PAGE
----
The 2017 results of the annual GameSoundCon Audio Industry Survey are in. Just before GameSoundCon, the premier conference for video game composers and sound designers, opens its doors again in the Millennium Biltmore Hotel in Los Angeles on November 7 & 8, the industry survey provides interesting new findings about the income and educational levels of game audio pros.
The report covers both freelance and salaried game music composers and sound designers, and it answers questions like "How much can I make in Game Audio?", "Do I need a degree, and which one?", and more. Information about work and environment, how to find jobs, the use of live musicians & middleware, contract terms, and gender inequalities is also included. New questions for 2017 covered:
Brian Schmidt, Executive Director of GameSoundCon, found the new information about the correlation between education and game audio employment especially interesting: "One of the questions we wanted to answer this year was whether a college degree, and a degree in music in particular, is helpful when trying to get a job in the game industry," he said.
For the third consecutive year, the report shows that women in game audio are on the rise. While their overall presence in the industry is still small, it is growing: 12.7% of those reporting are female (up from 10.4% in 2016, and 7% in 2015).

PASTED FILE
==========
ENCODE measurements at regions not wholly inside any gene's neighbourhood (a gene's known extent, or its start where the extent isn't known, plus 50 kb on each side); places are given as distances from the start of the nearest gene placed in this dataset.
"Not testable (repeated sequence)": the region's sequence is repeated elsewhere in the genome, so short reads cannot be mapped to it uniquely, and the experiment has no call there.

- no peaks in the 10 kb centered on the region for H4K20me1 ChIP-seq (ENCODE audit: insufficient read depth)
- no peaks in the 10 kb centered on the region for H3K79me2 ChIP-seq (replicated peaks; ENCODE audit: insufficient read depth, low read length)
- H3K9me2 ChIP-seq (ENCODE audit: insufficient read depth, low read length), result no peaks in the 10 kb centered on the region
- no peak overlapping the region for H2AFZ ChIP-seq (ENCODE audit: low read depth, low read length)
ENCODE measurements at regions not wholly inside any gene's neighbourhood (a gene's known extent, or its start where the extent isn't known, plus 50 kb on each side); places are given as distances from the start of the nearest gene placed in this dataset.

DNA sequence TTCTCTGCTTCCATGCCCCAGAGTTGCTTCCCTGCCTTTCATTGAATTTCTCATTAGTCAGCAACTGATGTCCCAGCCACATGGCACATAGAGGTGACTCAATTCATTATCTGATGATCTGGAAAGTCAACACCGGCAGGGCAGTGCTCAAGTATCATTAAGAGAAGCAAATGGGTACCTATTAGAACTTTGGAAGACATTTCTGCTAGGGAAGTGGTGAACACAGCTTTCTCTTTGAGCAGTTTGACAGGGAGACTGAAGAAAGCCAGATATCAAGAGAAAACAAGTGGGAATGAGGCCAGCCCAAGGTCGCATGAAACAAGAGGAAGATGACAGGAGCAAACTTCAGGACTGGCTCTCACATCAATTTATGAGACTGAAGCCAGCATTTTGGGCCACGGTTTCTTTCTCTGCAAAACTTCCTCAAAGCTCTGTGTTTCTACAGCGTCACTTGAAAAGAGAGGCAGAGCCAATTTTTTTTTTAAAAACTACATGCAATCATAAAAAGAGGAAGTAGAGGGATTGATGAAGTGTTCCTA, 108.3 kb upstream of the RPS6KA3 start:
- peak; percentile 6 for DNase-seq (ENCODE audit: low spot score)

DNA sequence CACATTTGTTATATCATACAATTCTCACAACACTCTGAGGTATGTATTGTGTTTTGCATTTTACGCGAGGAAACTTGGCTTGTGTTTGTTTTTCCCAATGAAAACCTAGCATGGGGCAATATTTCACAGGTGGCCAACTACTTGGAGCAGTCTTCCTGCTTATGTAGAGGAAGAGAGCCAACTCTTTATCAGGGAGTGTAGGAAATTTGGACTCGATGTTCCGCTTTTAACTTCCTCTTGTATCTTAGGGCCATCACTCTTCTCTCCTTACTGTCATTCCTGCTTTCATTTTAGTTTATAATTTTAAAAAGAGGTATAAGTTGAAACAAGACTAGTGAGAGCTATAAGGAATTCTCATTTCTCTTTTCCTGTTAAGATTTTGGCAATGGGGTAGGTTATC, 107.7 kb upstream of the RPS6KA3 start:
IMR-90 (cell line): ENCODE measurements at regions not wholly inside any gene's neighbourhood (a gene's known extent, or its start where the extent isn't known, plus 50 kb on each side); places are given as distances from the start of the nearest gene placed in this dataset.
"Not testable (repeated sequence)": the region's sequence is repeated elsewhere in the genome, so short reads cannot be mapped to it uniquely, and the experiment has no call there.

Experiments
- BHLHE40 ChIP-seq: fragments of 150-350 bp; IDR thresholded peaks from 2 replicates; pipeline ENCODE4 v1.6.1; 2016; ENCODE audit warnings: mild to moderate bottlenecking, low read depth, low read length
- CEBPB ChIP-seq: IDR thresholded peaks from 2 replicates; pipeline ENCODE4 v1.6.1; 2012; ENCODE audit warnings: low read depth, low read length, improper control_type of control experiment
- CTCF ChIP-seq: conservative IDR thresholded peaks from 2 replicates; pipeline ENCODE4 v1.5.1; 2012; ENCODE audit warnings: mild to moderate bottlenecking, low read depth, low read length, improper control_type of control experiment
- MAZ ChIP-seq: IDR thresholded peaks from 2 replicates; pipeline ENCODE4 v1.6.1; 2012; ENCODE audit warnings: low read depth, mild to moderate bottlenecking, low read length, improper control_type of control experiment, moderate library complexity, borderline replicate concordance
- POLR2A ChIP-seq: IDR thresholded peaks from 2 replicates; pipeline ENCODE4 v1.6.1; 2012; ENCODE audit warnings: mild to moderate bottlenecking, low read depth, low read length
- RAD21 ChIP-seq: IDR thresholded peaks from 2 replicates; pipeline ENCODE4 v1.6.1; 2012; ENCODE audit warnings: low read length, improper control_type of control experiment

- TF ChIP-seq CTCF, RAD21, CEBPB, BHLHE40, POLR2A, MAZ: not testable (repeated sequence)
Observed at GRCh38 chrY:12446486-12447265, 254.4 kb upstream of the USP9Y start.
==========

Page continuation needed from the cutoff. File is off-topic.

The complete report further shows detailed information about average salaries, per project and per minute fees, how many composers also do sound effects, integration and programming work, and how many game audio pros are currently working on a Virtual Reality title. The full report is available here.
GameSoundCon will be held on Nov 7 & 8 in the Millennium Biltmore Hotel in Los Angeles. Industry heavyweights like Neal Acree (World of Warcraft, Overwatch, StarCraft, Diablo, TV shows Stargate SG-1 and Stargate Atlantis, plus over 30 feature films), Paul Lipson (HALO Wars), Gordy Haab (Star Wars: Battlefront), and others will present cutting-edge sessions and tracks about music and sound for video games as well as professional development in game audio. Becky Allen, audio lead at PopCap/Electronic Arts, will give this year's keynote speech.
There is a dedicated Virtual Reality Track with notable speakers like Sally-Anne Kellaway, named by Variety one of the "10 virtual reality innovators to watch". Session topics range from "Creating Immersive Soundscapes with 3D Audio on Playstation 4", "Composing Interactive Music", to hands-on Wwise-session and professional advice, such as which pitfalls to avoid when pitching your demo reels, and more.
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